By Emily Miller
No matter what kind of business you have, you are making an impact on the environment in some way. Monitoring the impact and finding ways to make it as small as possible not only protects the environment. It protects you! Every business must comply with environmental laws and regulations, and failing to do so can carry a hefty price tag. Assess your business operations to ensure you fulfill all your obligations.
1. Familiarize yourself with the relevant laws
First thing to do is to familiarize yourself with both the federal and state laws that apply to your business. There are at least 10 major federal laws that deal with protecting the environment, such as the law of the Endangered Species Act (ESA), the Toxic Substances Control Act (TSCA), the Federal Insecticide, Fungicide, and Rodenticide Act (FIFRA), the Safe Drinking Water Act (SDWA), etc. More of them are mentioned later on. In addition to this, there are many other federal acts, rules, and administrative environmental regulations. In the USA, the EPA is in charge of environmental regulations, so you can begin your research on their site. Even if you are entrusting this task to someone else, you should stay in the loop so you can make informed decisions. In addition, don’t forget that regulations tend to change from time to time so they need to be revisited periodically. Protect the future of your business with accurate and up-to-date information.
2. Determine your business’s impact
Now that you are aware of your state’s green laws, identify the environmental risks posed by your business activities. Are you using water and raw materials with potential environmental impacts? Do your activities produce waste byproducts? Are you utilizing efficient logistics practices? Evaluate your current impact thoroughly in order to correct any practices that might be causing environmental harm.
3. Obtain necessary permits
Depending on your industry, your business may have a higher environmental risk. For instance, a retail business may have considerably fewer impacts on the environment than an agriculture business. In case you fall into the latter category, you will need to obtain permits before you can operate legally. For instance, if your facility discharges wastewater, the Clean Water Act will regulate your activity. Some smaller sources of air pollution are required to obtain a permit under the Title V of the Clean Air Act. You need to be in compliance with both the federal and state regulations and asking for professional help is the best way to do so.
4. Employ professional assistance
The legal world can be difficult to navigate. Therefore, it is crucial that you consult knowledgeable professionals. Small businesses often do not have the capacities to employ an advisor or lawyer full-time, but this should not stop you from seeking help outside. The best course of action is finding professionals who specialize in your industry and are familiar with the specific green laws that might affect your business. For instance, if you’re in the construction industry, having a firm such as CCS Legal on retainer might prove invaluable if it comes to a dispute.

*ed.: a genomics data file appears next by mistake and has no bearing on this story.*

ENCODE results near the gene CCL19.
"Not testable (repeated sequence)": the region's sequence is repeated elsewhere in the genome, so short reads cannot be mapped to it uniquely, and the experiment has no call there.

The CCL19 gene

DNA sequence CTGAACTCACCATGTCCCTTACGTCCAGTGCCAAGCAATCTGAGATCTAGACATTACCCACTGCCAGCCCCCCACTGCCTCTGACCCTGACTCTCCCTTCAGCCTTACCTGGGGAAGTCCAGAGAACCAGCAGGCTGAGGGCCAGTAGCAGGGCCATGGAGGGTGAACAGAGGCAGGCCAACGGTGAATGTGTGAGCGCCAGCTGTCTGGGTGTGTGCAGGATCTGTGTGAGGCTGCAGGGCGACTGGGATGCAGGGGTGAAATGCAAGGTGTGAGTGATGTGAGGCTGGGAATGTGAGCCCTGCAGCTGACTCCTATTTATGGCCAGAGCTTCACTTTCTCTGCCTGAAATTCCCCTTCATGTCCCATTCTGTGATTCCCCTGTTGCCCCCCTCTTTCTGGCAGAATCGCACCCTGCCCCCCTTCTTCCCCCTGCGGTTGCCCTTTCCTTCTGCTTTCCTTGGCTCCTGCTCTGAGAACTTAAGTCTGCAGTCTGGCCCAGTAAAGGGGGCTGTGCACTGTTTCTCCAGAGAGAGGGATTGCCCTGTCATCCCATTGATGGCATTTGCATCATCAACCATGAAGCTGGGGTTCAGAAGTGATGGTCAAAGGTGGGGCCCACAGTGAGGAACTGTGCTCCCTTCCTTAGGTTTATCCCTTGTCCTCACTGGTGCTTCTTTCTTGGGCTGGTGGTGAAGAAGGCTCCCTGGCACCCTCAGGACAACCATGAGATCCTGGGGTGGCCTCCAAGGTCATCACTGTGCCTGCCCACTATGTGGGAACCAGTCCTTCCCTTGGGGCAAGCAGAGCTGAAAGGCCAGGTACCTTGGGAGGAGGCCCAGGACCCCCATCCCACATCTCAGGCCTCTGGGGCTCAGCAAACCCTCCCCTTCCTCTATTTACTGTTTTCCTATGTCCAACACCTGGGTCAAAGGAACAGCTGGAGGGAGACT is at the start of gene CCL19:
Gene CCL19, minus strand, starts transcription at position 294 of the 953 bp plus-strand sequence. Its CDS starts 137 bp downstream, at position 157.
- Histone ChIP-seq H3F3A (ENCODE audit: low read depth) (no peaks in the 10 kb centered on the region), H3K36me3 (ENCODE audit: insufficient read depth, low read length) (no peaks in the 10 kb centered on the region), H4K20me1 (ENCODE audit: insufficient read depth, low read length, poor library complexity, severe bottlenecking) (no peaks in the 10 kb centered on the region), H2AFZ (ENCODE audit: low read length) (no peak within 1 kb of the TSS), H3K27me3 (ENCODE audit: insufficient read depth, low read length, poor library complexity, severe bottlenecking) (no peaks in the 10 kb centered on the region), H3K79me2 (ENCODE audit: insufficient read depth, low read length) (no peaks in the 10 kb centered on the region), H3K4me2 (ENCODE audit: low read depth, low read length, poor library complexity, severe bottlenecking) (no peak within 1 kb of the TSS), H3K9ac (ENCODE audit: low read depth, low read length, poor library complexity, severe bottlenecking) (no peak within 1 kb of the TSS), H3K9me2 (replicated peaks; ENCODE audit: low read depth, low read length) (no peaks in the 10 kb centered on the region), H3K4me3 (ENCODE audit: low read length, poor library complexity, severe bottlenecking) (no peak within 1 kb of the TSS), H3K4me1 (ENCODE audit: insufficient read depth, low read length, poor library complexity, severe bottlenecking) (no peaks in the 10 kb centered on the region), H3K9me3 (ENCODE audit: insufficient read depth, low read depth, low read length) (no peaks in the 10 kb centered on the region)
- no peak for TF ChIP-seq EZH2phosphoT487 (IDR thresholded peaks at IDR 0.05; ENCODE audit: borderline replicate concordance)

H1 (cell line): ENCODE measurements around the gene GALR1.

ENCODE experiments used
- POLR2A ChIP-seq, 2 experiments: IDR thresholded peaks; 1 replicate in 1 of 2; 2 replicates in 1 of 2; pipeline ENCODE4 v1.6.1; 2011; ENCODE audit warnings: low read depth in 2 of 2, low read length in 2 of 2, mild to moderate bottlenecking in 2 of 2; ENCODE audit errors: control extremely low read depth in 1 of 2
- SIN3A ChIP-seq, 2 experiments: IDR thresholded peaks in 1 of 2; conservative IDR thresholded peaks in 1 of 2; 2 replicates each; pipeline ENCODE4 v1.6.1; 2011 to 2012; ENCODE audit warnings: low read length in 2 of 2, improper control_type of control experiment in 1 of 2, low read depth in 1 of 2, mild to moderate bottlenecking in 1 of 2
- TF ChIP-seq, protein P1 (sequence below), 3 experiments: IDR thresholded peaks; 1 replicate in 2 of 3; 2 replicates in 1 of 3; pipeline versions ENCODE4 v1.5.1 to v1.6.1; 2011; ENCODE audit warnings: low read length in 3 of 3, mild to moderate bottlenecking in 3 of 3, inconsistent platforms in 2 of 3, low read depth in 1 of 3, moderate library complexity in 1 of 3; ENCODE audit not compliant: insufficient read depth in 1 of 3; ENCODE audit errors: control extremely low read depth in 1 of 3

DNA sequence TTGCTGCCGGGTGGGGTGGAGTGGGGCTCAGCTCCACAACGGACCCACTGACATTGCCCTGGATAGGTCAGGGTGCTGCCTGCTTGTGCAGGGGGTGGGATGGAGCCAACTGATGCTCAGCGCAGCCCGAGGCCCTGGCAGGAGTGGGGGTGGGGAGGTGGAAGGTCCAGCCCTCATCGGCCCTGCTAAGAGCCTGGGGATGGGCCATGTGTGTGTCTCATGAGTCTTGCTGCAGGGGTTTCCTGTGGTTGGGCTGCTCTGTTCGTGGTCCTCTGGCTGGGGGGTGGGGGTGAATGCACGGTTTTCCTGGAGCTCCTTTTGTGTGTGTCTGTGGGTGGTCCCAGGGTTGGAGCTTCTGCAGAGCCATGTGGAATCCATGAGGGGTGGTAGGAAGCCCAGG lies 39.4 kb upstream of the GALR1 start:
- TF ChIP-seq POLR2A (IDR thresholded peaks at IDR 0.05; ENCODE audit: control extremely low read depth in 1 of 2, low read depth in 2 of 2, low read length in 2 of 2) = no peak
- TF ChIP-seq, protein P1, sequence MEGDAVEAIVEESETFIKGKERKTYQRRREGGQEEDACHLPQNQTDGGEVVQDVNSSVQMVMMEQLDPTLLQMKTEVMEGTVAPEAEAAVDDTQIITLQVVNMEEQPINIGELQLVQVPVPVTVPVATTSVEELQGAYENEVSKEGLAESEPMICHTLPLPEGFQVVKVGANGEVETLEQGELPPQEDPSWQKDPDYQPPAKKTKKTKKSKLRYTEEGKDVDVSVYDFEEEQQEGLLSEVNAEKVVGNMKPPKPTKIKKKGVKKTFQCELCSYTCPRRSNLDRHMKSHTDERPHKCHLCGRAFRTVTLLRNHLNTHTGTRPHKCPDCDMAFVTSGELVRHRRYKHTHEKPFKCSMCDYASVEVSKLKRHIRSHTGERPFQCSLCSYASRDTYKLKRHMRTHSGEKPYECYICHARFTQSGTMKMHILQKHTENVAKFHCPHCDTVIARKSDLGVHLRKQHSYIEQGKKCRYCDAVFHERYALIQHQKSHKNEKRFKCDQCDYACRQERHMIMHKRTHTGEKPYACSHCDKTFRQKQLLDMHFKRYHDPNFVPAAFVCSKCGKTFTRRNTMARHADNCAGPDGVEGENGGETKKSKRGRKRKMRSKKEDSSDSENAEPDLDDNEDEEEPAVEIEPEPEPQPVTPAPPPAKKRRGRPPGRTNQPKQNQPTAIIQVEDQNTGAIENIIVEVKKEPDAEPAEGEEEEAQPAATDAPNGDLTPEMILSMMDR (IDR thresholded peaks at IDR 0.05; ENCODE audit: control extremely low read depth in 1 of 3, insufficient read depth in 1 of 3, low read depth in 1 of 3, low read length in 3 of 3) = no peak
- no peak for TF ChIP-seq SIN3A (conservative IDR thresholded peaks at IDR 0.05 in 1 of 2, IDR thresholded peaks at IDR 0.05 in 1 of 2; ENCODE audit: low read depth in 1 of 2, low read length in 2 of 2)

5. Manage waste
Every business generates at least some waste, so this is an area that can always be improved. Whether it is hazardous or non-hazardous waste, you should check whether you need compliance with the Resource Conservation and Recovery Act. However, even if your company does not deal with hazardous substances such as oil and ozone-depleting substances, all waste should be disposed of properly. Separate materials for recycling, and if your company uses packaging, use recyclable materials as much as possible.
6. Minimize pollution
Despite air and water pollution being regulated by the EPA, incidents are unfortunately far from rare. It’s important to do everything we can to prevent them, but you should also know what to do in case they do occur. If the pollution that happens poses a threat to the immediate environment, it must be reported promptly. You need to make sure to stop the operation that caused it and seek remedy to prevent further damage. The Comprehensive Environmental Response, Compensation, and Liability Act, also known as CERCLA or Superfund, addresses how to handle uncontrolled or abandoned hazardous waste sites, accidents, spills and other emergency releases of pollutants or contaminants.
7. Do a self-assessment
Finally, remember that compliance with green laws is constantly monitored. If you follow all the rules, you should not have anything to worry about. If an inspection is coming up, though, it is a good idea to do a self-assessment in order for things to go smoothly. Make sure you have all the paperwork (such as reports and records) at hand and be prepared to answer questions about your operations.
When it comes to your obligations as a business owner, compliance with green laws is the bare minimum. Taking conscious action to make your business more eco-friendly brings benefits for both your company and the world around you. Therefore, it is heavily advised that you go beyond compliance and show your customers the values you hold.